If you’ve been following this blog for a while, you’re probably aware that an insurance policy is a contract. All the basic issues of contract law apply — including the duties of good faith and fair dealing that are implied in all contracts.
When your home is damaged and you need to file a homeowners insurance claim, both you and your insurer are expected to act in good faith. For you, that generally just means following the claim procedures laid out in your insurance contract, but you should be aware that insurance consumers have general obligations to:
- Mitigate the damage as much as reasonably possible.
- Handle the issue promptly.
- Tell the truth about what happened.
- Use any insurance payment to repair the damage and cooperate with the repair process.
Assuming you’re paid up and haven’t done something to void your contract, your insurance company now has to hold up its end of the deal. Generally, its obligations include:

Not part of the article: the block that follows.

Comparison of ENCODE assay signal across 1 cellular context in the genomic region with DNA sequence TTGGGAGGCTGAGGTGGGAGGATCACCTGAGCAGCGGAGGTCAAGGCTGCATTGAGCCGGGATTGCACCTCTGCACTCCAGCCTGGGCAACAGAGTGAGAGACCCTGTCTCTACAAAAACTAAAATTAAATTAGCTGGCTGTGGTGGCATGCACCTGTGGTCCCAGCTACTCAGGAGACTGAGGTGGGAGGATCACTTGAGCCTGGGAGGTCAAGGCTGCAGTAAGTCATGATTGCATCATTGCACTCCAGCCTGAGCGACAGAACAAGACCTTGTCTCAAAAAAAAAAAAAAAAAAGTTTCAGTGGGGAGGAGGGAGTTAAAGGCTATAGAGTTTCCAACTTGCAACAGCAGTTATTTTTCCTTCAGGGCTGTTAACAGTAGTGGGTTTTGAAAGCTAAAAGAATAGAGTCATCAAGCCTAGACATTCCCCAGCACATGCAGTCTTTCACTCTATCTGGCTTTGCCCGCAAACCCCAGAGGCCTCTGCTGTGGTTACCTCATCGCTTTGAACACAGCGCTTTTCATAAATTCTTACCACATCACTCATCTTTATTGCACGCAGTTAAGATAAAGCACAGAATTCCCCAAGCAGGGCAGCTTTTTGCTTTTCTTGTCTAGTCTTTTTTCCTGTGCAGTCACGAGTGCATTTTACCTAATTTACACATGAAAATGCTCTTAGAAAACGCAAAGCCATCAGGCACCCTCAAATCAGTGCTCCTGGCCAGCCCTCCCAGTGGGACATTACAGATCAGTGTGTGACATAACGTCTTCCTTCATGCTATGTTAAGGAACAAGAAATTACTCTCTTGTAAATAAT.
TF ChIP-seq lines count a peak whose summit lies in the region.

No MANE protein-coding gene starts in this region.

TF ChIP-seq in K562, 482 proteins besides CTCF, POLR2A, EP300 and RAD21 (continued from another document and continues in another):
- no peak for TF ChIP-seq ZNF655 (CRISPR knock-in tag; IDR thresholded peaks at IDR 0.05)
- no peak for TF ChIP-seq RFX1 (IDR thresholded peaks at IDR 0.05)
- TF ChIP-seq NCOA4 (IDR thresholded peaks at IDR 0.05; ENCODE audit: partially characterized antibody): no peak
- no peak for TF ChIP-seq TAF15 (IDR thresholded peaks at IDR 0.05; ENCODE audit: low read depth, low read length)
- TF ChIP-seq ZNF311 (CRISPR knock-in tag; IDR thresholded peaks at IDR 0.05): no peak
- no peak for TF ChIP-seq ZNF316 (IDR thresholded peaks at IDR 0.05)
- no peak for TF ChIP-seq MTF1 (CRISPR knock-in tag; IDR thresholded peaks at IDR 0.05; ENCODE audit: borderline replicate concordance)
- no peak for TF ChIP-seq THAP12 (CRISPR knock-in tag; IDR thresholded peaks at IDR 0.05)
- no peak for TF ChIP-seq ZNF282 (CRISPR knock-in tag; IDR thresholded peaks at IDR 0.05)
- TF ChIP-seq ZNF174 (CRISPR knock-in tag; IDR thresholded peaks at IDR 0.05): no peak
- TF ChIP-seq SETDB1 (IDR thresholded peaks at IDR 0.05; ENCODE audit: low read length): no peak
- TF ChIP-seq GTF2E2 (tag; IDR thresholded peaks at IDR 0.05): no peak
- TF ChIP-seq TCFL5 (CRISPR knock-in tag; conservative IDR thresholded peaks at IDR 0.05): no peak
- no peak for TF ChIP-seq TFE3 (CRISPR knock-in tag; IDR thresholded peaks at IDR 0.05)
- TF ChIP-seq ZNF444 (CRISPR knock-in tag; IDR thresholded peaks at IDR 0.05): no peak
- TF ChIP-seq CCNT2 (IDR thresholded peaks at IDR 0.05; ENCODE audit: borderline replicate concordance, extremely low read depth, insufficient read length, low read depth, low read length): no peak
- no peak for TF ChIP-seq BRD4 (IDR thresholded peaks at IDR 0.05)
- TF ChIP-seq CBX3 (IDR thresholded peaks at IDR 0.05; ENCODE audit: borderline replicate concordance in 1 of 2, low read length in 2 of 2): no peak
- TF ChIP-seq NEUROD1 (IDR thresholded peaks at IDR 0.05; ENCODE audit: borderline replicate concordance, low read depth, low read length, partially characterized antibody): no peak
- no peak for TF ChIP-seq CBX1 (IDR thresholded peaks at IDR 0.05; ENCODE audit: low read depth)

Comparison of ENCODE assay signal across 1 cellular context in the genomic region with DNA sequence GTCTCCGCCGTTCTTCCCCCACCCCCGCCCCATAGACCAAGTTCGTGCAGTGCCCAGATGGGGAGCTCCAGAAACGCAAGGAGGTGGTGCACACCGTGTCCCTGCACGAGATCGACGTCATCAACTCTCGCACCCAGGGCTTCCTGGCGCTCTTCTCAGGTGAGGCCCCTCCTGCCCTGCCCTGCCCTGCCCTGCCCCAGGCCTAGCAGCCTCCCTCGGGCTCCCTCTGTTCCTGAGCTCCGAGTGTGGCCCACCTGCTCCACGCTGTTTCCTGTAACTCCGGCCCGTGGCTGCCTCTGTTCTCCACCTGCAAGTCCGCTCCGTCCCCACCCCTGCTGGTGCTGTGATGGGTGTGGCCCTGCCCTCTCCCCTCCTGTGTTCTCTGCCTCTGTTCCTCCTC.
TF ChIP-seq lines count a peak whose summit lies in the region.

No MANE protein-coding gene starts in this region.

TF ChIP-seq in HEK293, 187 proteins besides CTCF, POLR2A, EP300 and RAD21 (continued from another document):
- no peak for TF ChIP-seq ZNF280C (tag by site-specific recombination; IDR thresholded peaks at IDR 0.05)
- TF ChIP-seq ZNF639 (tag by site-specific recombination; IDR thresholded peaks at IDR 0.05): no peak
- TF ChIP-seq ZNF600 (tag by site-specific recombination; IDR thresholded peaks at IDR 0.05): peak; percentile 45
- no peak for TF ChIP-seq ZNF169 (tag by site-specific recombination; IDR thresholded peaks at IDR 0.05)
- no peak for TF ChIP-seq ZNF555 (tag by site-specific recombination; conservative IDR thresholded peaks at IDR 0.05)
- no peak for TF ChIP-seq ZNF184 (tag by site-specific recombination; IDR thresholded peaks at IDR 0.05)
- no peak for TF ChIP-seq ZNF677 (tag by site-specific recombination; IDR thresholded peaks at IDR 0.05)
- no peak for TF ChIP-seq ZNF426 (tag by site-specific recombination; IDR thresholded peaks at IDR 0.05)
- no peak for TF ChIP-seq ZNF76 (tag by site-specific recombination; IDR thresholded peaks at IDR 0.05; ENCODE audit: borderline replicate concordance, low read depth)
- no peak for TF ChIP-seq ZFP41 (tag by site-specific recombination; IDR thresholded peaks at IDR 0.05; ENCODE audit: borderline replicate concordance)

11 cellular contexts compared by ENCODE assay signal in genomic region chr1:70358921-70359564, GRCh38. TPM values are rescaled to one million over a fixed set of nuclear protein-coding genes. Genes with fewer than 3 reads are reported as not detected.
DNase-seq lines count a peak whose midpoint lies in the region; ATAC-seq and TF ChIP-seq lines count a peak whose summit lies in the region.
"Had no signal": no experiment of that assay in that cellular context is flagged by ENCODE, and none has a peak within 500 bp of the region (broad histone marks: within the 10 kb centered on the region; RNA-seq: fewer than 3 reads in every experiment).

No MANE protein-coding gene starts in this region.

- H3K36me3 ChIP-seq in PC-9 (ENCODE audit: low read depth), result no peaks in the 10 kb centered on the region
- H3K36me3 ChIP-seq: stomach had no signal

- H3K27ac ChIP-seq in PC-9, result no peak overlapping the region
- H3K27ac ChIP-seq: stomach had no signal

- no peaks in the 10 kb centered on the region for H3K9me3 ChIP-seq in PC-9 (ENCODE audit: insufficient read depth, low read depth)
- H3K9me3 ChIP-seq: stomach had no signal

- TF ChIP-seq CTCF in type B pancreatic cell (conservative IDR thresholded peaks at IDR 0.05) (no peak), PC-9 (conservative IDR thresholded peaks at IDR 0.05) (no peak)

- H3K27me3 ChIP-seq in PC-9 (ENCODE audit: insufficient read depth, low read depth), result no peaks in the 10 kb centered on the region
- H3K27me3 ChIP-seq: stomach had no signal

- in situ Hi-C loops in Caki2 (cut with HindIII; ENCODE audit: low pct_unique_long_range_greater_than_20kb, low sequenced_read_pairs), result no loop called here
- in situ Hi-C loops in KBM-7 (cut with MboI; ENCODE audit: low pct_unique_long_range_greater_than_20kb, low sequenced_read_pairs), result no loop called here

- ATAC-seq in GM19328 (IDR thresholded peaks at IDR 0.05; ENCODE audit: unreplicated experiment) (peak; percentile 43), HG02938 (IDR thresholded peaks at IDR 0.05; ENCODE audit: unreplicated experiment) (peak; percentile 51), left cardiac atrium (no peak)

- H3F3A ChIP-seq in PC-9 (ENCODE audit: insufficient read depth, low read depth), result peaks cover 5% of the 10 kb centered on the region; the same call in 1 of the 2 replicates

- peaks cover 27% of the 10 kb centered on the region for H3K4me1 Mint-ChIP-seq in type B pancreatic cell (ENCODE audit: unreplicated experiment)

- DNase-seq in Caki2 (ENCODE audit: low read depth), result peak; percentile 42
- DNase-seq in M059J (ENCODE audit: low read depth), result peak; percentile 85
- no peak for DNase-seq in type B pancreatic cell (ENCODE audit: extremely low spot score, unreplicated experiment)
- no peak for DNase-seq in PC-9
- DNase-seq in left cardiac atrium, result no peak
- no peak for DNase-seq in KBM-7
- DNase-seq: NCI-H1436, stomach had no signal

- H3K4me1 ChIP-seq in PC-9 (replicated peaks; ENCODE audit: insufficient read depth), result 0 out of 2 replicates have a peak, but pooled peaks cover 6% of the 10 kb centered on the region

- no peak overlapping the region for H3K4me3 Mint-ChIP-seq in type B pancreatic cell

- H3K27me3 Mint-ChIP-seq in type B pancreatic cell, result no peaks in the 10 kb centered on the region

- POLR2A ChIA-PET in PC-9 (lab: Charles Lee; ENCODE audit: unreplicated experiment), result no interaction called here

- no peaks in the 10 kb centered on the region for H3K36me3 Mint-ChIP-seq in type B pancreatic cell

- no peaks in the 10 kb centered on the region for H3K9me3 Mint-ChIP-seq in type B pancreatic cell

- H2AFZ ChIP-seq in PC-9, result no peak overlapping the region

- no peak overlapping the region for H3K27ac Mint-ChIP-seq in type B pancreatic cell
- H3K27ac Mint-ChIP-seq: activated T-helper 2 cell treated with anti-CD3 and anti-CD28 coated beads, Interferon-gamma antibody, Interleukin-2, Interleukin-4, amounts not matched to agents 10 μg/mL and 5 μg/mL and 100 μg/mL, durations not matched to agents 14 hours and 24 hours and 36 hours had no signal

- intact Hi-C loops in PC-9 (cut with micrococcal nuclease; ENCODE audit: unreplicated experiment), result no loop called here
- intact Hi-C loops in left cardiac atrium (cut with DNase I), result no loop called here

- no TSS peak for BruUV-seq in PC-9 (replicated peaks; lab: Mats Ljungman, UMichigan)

- Perform a prompt and thorough investigation.
- Carefully review any and all reasons the claim should be approved.
- Pay the claim promptly and in full.
If the insurer fails to live up to these obligations, it might be the result of bad faith — a breach of the obligation of good faith and fair dealing. Bad faith is more than a mistake; it could be an intentional attempt to limit the company’s liability or to delay payment until a more convenient time or the insurer. It could be internal policies that tend to unfairly deny legitimate claims. It might involve personal bias by an insurance adjuster.
If bad faith can be proven, the homeowner is generally entitled not only to payment of the original claim but also to compensatory damages to reimburse the policyholder for losses caused by the unjust delay or denial. In cases where the insurer’s actions were particularly egregious, the court may order punitive damages, which are intended to punish the insurer.
Source: FindLaw, “Payment of Home Insurance Claims and ‘Good Faith’,” accessed Nov. 14, 2014Share